January 11, 2023
By Joseph Jackson
Situk River steelhead—Aashát, in the indigenous Tlingit tongue—hatched from globules no bigger than a pea, survived perils ranging from mergansers to salmon sharks, and traveled hundreds if not thousands of miles under their own propulsion to reach their natal waters. All I had to do was board a flight to Yakutat, Alaska, when spring rolled around.
The Situk is hallowed ground both to Alaskans and to steelheaders the world over. A mere 19 miles long, this river beckons an average return of 7,000 steelhead. Of course there are the bonanza years of 15,000 fish, along with the dismal runs of less than 4,000, but the average is somewhere in the middle. That’s a lot of sea-run fish for such a compact river, and, as you’d expect, it garners substantial hype. Double-digit steelhead days. Fish to 40 inches and beyond. That sort of thing.
I call Alaska home, but had not yet seen the Situk when I finally decided to go and see just what the fuss was about. My good buddy Ryan Kelly and I planned a week-long pilgrimage in the spring of 2022, which meant a giddy winter of tying steelhead flies, researching like bloodhounds, and, beginning in April, checking water levels on a daily basis. By the time we finally touched down in Yakutat and wrestled our gorilla-sized bags out the door, we were ready to explode like two jiggled bottles of Champagne.
Our first stop was the homely yurt of Leo Tejeda. Leo is a swarthy steelheader who’s been in Yakutat since 1987 and runs the premier vehicle rental service in town. Naturally, if there’s a local fishing secret to know, Leo’s either heard of it or he originated it himself. The uncanny color that makes Situk Glo-Bug flies pop, for instance. You’ll have to ask him about that one.
We drove into Yakutat beneath a gauzy sky. The four or so vehicles we passed waved like they knew us and hadn’t seen us since high school. This is why I love small towns. They’re like good dogs, most of them. Unassuming. Passionately friendly.
Yakutat—Yaakwdáat in Tlingit, or “the place where canoes rest”—is one of these. First settled by the Eyak people of the Copper River Delta, and soon after by the Tlingits of the Alaskan southeast thousands of years ago, this area has remained a cornucopia—even by Alaska’s standards—ever since. You’ve got the steelhead here, bountiful saltwater fisheries, and a smattering of rivers that are home to all five Pacific salmon species. This local productivity has got something to do with groundwater and Yakutat’s location on a broad coastal plain, but we’ll just call it an anomaly and leave it at that. Regardless of the biological foundations that make it such an Eden, Yakutat is one of those places that was content to be ignored until all of the sudden it wasn’t. Today there’s daily commercial jet service via Alaska Air.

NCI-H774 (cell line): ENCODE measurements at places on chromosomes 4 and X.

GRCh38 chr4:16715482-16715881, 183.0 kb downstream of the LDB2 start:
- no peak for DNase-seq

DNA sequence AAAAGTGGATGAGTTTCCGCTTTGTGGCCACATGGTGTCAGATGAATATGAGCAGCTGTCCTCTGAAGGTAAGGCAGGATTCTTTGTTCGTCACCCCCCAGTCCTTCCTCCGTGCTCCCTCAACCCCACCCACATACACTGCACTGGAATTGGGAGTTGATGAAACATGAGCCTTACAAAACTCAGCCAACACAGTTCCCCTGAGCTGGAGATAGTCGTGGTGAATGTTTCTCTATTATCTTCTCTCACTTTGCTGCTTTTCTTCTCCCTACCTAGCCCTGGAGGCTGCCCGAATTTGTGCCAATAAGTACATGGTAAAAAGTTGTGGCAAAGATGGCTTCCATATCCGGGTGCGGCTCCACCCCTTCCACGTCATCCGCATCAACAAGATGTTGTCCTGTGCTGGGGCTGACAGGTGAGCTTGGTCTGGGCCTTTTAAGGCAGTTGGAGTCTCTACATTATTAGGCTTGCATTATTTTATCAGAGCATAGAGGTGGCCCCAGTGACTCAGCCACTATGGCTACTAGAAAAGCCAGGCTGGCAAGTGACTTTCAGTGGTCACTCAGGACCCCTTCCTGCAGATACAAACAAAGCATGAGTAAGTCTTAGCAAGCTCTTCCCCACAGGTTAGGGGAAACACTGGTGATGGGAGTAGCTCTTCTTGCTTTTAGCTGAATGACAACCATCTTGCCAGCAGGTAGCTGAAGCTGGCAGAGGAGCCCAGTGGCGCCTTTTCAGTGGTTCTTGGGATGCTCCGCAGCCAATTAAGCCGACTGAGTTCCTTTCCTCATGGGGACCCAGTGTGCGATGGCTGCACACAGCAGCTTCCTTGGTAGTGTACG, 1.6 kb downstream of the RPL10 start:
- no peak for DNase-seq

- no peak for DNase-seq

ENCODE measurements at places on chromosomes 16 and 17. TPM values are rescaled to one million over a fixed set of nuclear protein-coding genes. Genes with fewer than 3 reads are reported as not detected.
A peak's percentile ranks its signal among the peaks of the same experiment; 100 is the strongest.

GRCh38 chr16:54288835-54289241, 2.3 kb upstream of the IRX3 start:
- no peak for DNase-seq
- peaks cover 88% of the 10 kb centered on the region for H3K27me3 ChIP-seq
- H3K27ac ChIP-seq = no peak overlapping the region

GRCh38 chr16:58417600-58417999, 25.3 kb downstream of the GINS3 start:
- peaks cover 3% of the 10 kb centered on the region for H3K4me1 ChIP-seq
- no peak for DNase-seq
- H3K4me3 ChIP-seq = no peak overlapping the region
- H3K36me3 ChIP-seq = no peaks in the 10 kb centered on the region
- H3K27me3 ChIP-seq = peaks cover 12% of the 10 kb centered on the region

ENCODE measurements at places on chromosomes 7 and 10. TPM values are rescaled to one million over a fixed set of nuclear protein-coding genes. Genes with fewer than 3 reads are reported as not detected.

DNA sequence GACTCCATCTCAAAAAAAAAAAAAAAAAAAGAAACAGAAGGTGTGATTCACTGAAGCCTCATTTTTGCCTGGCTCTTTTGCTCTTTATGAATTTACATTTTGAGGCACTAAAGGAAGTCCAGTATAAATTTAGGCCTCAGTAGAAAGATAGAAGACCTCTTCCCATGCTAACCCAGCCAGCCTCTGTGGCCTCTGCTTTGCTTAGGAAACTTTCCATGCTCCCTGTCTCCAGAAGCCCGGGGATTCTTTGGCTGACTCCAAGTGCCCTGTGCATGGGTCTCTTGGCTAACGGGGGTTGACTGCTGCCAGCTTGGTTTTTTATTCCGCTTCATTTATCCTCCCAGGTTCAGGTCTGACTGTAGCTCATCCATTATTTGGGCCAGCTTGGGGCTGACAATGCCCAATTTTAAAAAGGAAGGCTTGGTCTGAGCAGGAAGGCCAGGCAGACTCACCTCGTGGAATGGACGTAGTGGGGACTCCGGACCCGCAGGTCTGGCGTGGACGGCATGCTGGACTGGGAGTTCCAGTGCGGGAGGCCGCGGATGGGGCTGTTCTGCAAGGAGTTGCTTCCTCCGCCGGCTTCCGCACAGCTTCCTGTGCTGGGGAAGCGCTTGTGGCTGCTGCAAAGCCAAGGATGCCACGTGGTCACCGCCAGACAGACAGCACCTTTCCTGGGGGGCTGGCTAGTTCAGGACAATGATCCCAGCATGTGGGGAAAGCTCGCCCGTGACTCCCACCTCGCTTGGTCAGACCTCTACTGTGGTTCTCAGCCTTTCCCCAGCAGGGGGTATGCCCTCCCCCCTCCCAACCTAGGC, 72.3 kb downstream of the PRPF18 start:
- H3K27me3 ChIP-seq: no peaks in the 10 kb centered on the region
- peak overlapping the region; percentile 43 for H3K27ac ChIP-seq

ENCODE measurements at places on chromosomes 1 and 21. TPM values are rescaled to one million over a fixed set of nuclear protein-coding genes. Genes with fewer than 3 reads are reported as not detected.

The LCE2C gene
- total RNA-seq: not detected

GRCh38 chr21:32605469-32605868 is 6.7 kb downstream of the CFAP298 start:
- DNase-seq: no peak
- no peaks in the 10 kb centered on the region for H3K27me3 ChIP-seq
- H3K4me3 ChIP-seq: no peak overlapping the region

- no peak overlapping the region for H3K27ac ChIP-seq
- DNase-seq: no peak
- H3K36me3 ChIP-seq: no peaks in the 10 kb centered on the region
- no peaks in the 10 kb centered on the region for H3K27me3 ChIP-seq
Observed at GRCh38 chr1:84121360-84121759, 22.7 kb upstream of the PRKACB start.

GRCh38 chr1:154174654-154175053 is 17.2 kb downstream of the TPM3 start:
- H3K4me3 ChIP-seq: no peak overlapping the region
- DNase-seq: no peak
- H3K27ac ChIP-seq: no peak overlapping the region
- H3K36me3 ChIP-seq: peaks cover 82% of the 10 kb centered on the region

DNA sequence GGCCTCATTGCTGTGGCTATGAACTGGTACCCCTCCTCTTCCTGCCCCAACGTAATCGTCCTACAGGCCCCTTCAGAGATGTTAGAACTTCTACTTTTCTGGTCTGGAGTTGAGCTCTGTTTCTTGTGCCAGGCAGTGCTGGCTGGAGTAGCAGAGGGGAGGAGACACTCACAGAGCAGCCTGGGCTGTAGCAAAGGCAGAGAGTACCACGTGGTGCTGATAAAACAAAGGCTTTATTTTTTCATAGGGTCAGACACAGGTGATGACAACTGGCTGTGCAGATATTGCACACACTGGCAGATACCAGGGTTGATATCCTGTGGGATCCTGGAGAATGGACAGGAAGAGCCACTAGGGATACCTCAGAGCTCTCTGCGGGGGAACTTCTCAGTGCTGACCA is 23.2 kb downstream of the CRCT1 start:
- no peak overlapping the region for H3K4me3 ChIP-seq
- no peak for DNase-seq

Watch the Weather
Since the ’90s or so, when outsiders really began to realize it was there, the essence of the Situk has been reduced to a flurry of steelhead photos and the broken-record mantras that detail 20 steelhead in a day, or fish of mammoth proportions—usually measured right down to the quarter inch and dutifully reported on social media.
Sprinkled among these tales are also endless gripings about local weather. Situk steelhead are especially susceptible to flows and water temperature, both of which can be impacted heavily by the severity of the preceding winter and/or the lack or abundance of spring rains. The peak of the run can happen as early as March or as late as May, depending on when things are “right.” Biologists from the Alaska Department of Fish and Game even speculate that some fish enter the Situk estuary only to turn around because of unsuitable conditions. Do they skip spawning altogether, or go somewhere else? How much of an impact could this phenomenon have on the overall run size? Who knows?
Savvy Situk anglers watch weather reports and the USGS stream gauge like herons. According to our research, the Situk had been low and clear for the several weeks leading up to our arrival. That changed about as soon as we bumped the tarmac: three days’ worth of rain sidled in, and water levels almost doubled. It could’ve been a good time to sit and stare pensively out the lodge window. “If the water’s high, don’t even try,” they say, but luckily Ryan saved me from wimping out. We knew once the water dropped, even a little, we could be in for some epic fishing.
The first night we went out just to get a feel for the river and the rain. The Situk has two access points, Nine Mile Bridge and another called the Landing. Drift boats and rafts can launch from the bridge and take out at the Landing some 14 miles later, while wading anglers follow trails leading both up- and downriver. The upper trail wends approximately 2 miles to what’s known as the Sanctuary, an active steelhead spawning area that’s closed to fishing and wading. The Sanctuary goes for another 2 miles upstream, and shortly above that is the outflow from Situk Lake (one of the Situk’s two headwater lakes). The downriver trail ultimately gives you access to the entire lower river, and there are some Forest Service cabins you can rent that are practically right on the water.